intended for a specific group of users who have
service subscription. The network operator may
charge both content provider and subscribers. Usually,
multicast information is useful when provided on time.
Instant messaging service allows sending different
types of messages in close to real time (SanchezEsguevillas, 2013), (Ho, 2010). Messages can carry
many types of data including multimedia and may be
delivered in page mode or session mode. The page
mode is used for transferring loosely coupled separate
messages and each immediate message is an
independent transaction. In session-based instant

messaging, multimedia messages are part of a full


dialogue between parties including session establishment with a well defined lifetime. Many useful and
exciting applications may benefit the capabilities to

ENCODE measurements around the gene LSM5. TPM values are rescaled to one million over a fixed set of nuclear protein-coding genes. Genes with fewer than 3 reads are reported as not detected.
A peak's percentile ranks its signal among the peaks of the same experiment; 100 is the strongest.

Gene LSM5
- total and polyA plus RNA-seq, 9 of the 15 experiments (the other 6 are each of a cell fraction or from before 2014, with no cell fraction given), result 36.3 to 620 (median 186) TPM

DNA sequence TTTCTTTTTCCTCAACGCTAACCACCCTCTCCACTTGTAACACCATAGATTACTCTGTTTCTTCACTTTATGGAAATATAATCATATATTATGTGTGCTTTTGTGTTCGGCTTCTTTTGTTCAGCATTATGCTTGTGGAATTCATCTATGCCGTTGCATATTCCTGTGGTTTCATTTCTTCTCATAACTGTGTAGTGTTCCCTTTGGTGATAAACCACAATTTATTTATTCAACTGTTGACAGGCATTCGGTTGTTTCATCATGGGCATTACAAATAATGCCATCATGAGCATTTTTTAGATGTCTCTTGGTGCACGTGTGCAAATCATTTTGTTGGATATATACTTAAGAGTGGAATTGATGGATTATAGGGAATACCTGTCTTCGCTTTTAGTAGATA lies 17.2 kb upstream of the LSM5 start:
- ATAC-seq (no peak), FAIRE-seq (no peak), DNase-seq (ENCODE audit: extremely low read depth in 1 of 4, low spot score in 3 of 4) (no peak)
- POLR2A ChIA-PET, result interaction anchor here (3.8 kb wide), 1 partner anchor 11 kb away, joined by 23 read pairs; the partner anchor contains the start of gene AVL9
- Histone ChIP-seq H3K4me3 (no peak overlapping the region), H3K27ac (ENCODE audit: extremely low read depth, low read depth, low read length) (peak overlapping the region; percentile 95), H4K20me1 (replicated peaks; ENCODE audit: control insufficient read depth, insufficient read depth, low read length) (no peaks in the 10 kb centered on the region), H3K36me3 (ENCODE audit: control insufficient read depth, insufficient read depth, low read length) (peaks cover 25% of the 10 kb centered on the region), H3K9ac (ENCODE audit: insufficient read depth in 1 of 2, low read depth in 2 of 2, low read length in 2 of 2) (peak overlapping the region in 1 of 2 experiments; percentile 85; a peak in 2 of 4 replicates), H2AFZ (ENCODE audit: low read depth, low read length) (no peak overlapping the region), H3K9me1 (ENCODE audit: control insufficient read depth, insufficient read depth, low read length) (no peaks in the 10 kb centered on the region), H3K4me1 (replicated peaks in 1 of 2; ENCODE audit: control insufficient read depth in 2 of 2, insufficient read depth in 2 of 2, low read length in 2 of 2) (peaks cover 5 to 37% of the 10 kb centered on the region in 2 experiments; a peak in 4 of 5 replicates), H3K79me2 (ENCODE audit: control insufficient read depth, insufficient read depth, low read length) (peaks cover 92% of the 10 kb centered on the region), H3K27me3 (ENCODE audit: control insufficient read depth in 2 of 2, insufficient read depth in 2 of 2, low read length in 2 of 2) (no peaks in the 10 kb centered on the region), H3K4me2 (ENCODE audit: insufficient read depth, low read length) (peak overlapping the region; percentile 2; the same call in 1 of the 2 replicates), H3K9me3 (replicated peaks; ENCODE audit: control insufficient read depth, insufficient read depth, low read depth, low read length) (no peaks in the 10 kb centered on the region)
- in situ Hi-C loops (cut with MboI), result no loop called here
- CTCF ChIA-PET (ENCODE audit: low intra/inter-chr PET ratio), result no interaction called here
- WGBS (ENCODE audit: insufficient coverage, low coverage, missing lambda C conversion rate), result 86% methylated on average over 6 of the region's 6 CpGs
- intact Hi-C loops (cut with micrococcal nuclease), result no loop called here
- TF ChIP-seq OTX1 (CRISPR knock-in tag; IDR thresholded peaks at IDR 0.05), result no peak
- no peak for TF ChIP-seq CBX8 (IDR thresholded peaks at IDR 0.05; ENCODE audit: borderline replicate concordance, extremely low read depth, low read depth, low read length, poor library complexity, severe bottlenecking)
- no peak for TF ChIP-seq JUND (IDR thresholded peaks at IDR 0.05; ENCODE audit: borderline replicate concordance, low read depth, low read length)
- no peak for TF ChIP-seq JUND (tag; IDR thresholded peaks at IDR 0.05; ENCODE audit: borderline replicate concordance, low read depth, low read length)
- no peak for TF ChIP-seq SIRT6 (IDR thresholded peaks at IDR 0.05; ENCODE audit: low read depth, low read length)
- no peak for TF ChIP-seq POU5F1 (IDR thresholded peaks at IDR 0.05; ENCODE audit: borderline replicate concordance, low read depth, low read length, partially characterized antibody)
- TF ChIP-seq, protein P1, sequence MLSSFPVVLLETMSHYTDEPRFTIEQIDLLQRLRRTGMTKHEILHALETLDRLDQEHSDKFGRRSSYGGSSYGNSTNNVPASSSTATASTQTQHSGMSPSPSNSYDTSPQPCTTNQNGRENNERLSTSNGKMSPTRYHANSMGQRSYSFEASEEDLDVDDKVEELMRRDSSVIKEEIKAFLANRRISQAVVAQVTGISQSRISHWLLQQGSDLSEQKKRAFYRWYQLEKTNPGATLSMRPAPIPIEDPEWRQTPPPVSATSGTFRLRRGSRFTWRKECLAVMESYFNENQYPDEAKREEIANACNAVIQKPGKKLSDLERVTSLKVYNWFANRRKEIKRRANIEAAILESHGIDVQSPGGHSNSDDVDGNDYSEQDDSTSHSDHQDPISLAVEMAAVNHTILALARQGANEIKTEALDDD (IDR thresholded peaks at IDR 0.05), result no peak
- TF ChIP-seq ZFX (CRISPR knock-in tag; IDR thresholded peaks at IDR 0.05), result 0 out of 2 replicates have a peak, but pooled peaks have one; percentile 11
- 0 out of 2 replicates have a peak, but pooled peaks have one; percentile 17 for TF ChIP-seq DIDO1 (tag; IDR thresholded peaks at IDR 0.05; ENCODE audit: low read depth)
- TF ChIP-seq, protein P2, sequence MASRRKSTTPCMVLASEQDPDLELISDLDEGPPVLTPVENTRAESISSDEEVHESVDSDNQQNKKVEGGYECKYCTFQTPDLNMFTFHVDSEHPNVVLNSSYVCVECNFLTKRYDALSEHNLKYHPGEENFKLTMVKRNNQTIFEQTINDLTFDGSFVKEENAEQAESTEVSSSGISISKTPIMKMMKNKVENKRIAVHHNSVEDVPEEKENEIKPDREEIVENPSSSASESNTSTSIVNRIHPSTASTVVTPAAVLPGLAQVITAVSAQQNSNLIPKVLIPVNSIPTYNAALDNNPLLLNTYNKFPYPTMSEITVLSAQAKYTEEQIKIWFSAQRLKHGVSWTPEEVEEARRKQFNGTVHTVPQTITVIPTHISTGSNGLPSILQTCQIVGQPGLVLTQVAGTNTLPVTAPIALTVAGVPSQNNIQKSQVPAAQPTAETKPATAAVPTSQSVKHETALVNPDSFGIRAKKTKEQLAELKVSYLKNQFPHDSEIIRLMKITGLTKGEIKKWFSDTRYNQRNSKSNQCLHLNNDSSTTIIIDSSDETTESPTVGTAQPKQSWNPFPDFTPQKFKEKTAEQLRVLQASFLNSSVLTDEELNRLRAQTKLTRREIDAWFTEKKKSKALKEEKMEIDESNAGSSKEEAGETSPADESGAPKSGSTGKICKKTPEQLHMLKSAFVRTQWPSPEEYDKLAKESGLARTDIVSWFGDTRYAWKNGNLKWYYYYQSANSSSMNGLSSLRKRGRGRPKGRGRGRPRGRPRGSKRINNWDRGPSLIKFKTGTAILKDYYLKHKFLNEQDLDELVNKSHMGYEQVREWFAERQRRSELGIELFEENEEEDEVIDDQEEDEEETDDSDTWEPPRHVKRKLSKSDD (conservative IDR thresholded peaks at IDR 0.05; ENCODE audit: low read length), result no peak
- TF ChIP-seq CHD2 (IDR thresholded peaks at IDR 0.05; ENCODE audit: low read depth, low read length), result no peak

combine multimedia multicast and instant messaging
services (Cuevas, 2012), (Baladron, 2012). Sessionbased multicast instant messaging requires signalling
session establishment before media can flow directly
from peer to peer. In multimedia networks that exploit
common Internet protocols, Session Initiation Protocol
(SIP) (RFC 3261), (RFC 3428), and Session Description
Protocol (SDP) (4566) are used for session management, while Message Session Relay Protocol (MSRP)
(RFC 4975), (RFC 4776) is the actual protocol for
message conveying.
Instead of programming communication protocols,
Parlay X Web Services offer a simple way for network
resource programmability (Gobernado, 2010). Parlay X
interfaces allow external application to invoke
communication capabilities in a public network using
a high level abstraction that hides details of
underlying network and protocol complexity. Multimedia Multicast Session Management Web Service
allows a third party application to control a multicast
session, its members and multimedia stream, and to